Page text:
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    ABSTRACT: OBJECTIVES:Fiber has been used for many years to treat irritable bowel syndrome (IBS). This approach had fallen out of favor until a recent resurgence, which was based on new randomized controlled trial (RCT) data that suggested it might be effective. We have previously conducted a systematic review of fiber in IBS, but new RCT data for fiber therapy necessitate a new analysis; thus, we have conducted a systematic review of this intervention.METHODS:MEDLINE, EMBASE, and the Cochrane Controlled Trials Register were searched up to December 2013. Trials recruiting adults with IBS, which compared fiber supplements with placebo, control therapy, or "usual management", were eligible. Dichotomous symptom data were pooled to obtain a relative risk (RR) of remaining symptomatic after therapy as well as number needed to treat (NNT) with a 95% confidence interval (CI).RESULTS:We identified 14 RCTs involving 906 patients that had evaluated fiber in IBS. There was a significant benefit of fiber in IBS (RR=0.86; 95% CI 0.80-0.94 with an NNT=10; 95% CI=6-33). There was no significant heterogeneity between results (I(2)=0%, Cochran Q=13.85 (d.f.=14), P=0.46). The benefit was only seen in RCTs on soluble fiber (RR=0.83; 95% CI 0.73-0.94 with an NNT=7; 95% CI 4-25) with no effect seen with bran (RR=0.90; 95% CI 0.79-1.03).CONCLUSIONS:Soluble fiber is effective in treating IBS. Bran did not appear to be of benefit, although we did not uncover any evidence of harm from this intervention, as others have speculated from uncontrolled data.Am J Gastroenterol advance online publication, 29 July 2014; doi:10.1038/ajg.2014.195.
    The American journal of gastroenterology. 07/2014;
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    ABSTRACT: Colonic diverticular disease is typically conceived as acute diverticulitis attacks surrounded by periods of clinical silence. However, evolving data indicate that many patients have persistent symptoms and diminished health-related quality of life (HRQOL) long after acute attacks. We developed a disease-targeted HRQOL measure for symptomatic uncomplicated diverticular disease (SUDD)-the diverticulitis quality of life (DV-QOL) instrument.
    Quality of life research : an international journal of quality of life aspects of treatment, care and rehabilitation. 07/2014;
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    ABSTRACT: OBJECTIVES:Irritable bowel syndrome (IBS) is a chronic functional gastrointestinal disorder. Evidence relating to the treatment of this condition with antidepressants and psychological therapies continues to accumulate.METHODS:We performed an updated systematic review and meta-analysis of randomized controlled trials (RCTs). MEDLINE, EMBASE, and the Cochrane Controlled Trials Register were searched (up to December 2013). Trials recruiting adults with IBS, which compared antidepressants with placebo, or psychological therapies with control therapy or "usual management," were eligible. Dichotomous symptom data were pooled to obtain a relative risk (RR) of remaining symptomatic after therapy, with a 95% confidence interval (CI).RESULTS:The search strategy identified 3,788 citations. Forty-eight RCTs were eligible for inclusion: thirty-one compared psychological therapies with control therapy or "usual management," sixteen compared antidepressants with placebo, and one compared both psychological therapy and antidepressants with placebo. Ten of the trials of psychological therapies, and four of the RCTs of antidepressants, had been published since our previous meta-analysis. The RR of IBS symptom not improving with antidepressants vs. placebo was 0.67 (95% CI=0.58-0.77), with similar treatment effects for both tricyclic antidepressants and selective serotonin reuptake inhibitors. The RR of symptoms not improving with psychological therapies was 0.68 (95% CI=0.61-0.76). Cognitive behavioral therapy, hypnotherapy, multicomponent psychological therapy, and dynamic psychotherapy were all beneficial.CONCLUSIONS:Antidepressants and some psychological therapies are effective treatments for IBS. Despite the considerable number of studies published in the intervening 5 years since we last examined this issue, the overall summary estimates of treatment effect have remained remarkably stable.Am J Gastroenterol advance online publication, 17 June 2014; doi:10.1038/ajg.2014.148.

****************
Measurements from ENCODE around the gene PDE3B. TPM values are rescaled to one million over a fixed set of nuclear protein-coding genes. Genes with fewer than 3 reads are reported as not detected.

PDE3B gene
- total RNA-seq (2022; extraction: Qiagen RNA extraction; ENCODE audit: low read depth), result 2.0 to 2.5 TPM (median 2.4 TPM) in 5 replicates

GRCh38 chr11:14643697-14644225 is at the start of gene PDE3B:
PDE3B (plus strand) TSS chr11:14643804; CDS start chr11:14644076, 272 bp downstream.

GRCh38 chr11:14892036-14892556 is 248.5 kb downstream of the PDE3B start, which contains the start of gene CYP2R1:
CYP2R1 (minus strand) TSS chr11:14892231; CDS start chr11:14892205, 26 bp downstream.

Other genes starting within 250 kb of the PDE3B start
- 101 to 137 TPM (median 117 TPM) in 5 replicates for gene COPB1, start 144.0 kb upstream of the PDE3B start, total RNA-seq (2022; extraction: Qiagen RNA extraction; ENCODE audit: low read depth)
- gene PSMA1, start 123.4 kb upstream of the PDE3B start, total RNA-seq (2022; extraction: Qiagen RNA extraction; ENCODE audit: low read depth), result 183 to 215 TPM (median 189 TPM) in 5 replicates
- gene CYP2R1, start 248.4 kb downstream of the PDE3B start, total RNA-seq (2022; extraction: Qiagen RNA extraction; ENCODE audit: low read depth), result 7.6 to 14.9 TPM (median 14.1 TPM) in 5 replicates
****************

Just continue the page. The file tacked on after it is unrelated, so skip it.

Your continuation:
The American journal of gastroenterology. 06/2014;
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    ABSTRACT: Prior estimates suggest that up to 40 % of the US general population (GP) report symptoms of gastroesophageal reflux disease (GERD). However, symptoms in the GP versus patients seeking care for gastrointestinal (GI) complaints have not been compared. We estimated the prevalence and severity of GERD symptoms in the GP versus GI patients, and identified predictors of GERD severity. We hypothesized that similar to functional GI disorders, psychosocial factors would predict symptom severity in GERD as much, or perhaps more, than care-seeking behavior alone. We compared the prevalence of heartburn and regurgitation between a sample from the US GP and patients seeking GI specialty care. We compared GERD severity between groups using the NIH PROMIS(®) GERD scale. We then performed multivariable regression to identify predictors of GERD severity. There was no difference in the prevalence of heartburn between the GP and patient groups (59 vs. 59 %), but regurgitation was more common in patients versus GP (46 vs. 39 %; p = 0.004). In multivariable regression, having high visceral anxiety (p < 0.001) and being divorced or separated (p = 0.006) were associated with higher GERD severity. More than half of a GP sample reports heartburn-higher than previous series and no different from GI patients. Although regurgitation was more prevalent in patients versus the GP, there was no difference in GERD severity between groups after adjusting for other factors; care seeking in GERD appears related to factors beyond symptoms, including visceral anxiety.